You wouldn’t believe that this was the location where the railway line was breached in the 2014 storm. I doubt no one would ever forget the images of the railway dangling above the rough seas that stormy night. This was taken in February 2020.
Langstone Rock is a beautiful local landmark at the northern end of Red Rock Beach between Dawlish Warren and Dawlish.
Rockpools to explore, occasional sightings of dolphins, brightly coloured painted beach huts, coupled with a sandy beach makes Coryton Cove a perfect hideaway.
The Brook which starts its course at the little moor of Haldon runs through Ashcombe, Dawlish Water, Dawlish Town before eventually reaching the sea at Dawlish Town Beach. On its journey through Dawlish, it drops over weirs and under bridges, passing through the Manor Gardens and The Lawn. You can observe the town’s famous black swans along with many other species of waterfowl and walk around the exotic plants and flowers along the Brook.
I sat patiently in the cold waiting for the right light and a fast enough train to pass while I took this long exposure photo. This was the last train through and opened up the shutter when the train passed through the station and kept the shutter open as it passed along Kings Walk. I could barely feel my feet or fingers when this shot was taken but it was worth the wait.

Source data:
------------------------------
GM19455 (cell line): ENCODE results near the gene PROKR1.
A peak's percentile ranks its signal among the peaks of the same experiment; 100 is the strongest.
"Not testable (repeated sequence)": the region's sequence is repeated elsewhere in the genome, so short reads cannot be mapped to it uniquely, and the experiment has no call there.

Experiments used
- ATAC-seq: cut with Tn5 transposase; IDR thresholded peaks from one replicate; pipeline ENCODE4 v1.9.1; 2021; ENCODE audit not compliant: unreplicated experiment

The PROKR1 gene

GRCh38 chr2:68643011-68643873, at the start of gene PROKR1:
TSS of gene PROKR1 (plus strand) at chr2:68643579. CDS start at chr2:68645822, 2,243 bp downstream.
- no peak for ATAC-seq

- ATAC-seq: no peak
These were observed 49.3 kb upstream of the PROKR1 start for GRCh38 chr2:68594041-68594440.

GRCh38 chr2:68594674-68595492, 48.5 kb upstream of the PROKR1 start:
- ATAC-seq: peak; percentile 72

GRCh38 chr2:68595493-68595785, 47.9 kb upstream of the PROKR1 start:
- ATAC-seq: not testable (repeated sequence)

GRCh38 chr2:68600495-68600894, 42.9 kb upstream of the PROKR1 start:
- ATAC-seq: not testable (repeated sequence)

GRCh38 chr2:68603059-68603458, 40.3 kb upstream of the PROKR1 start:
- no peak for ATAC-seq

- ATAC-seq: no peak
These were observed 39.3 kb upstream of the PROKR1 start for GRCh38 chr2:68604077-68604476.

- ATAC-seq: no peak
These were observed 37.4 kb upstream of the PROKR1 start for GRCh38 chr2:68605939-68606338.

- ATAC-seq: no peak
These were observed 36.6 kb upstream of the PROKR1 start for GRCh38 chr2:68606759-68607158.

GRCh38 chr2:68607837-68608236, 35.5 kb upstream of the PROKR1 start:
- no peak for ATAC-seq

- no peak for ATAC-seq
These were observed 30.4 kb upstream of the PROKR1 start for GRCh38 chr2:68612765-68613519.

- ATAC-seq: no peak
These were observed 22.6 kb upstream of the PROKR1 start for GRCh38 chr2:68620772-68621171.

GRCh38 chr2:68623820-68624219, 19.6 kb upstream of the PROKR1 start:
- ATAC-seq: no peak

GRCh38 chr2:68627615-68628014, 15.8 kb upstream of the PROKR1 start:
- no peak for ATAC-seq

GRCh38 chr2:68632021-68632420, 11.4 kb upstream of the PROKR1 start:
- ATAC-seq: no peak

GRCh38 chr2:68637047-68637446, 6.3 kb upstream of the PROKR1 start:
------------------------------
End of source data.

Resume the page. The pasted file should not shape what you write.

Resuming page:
The station was opened by the South Devon Railway on 30 May 1846. The strange wall with bricked-up windows that can be seen in the car park is the remains of the engine house that used to power the trains while they were worked by atmospheric power from 13 September 1847 until 9 September 1848. At this time it was one of Isambard Kingdom Brunel’s 7 ft (2,134 mm) broad gauge railways.
The South Devon Railway sea wall is situated on the south coast of Devon in England. A footpath runs alongside the railway between Dawlish Warren and Dawlish, and another footpath forms a continuation to the seafront promenade at Teignmouth. Both these form part of the South West Coast Path.
The South Devon Railway was built to the designs of Isambard Kingdom Brunel and takes a route from Exeter which follows the River Exe to Dawlish Warren, runs beneath the sea cliffs to Teignmouth, and then follows the River Teign to Newton Abbot. It follows tidal waters for about 13 miles.
The South West Coast Path runs behind Boat Cove and leads to the superb, sandy Coryton Cove. Boat Cove got its name as you used to be able to enjoy boat trips from Boat Cove. In this photo, you can see the complete section of the sea wall.
The beach huts are available for hire. The beach behind the camera is suitable for swimming, although there is no lifeguard service. In times gone by the beach was used for segregated male-only bathing (which explains the former name – Gentleman’s Cove).
This beach is truly one of South Devon’s secluded little treasures. Rock pools to explore, occasional sightings of dolphins, brightly coloured painted beach huts, coupled with a sandy beach makes Coryton Cove a perfect hide away.
Originally a headland firmly attached to the adjacent cliffs of Dawlish Bay and called Langstone Point, Langstone Rock became separated from the adjacent Langstone Cliff by the construction of Brunel’s railway line in 1846.
Lea Mount is a part of my daily walk. You are guaranteed to get a great shot from here in most weathers. It will take a while to get used to seeing the new sea wall on the left.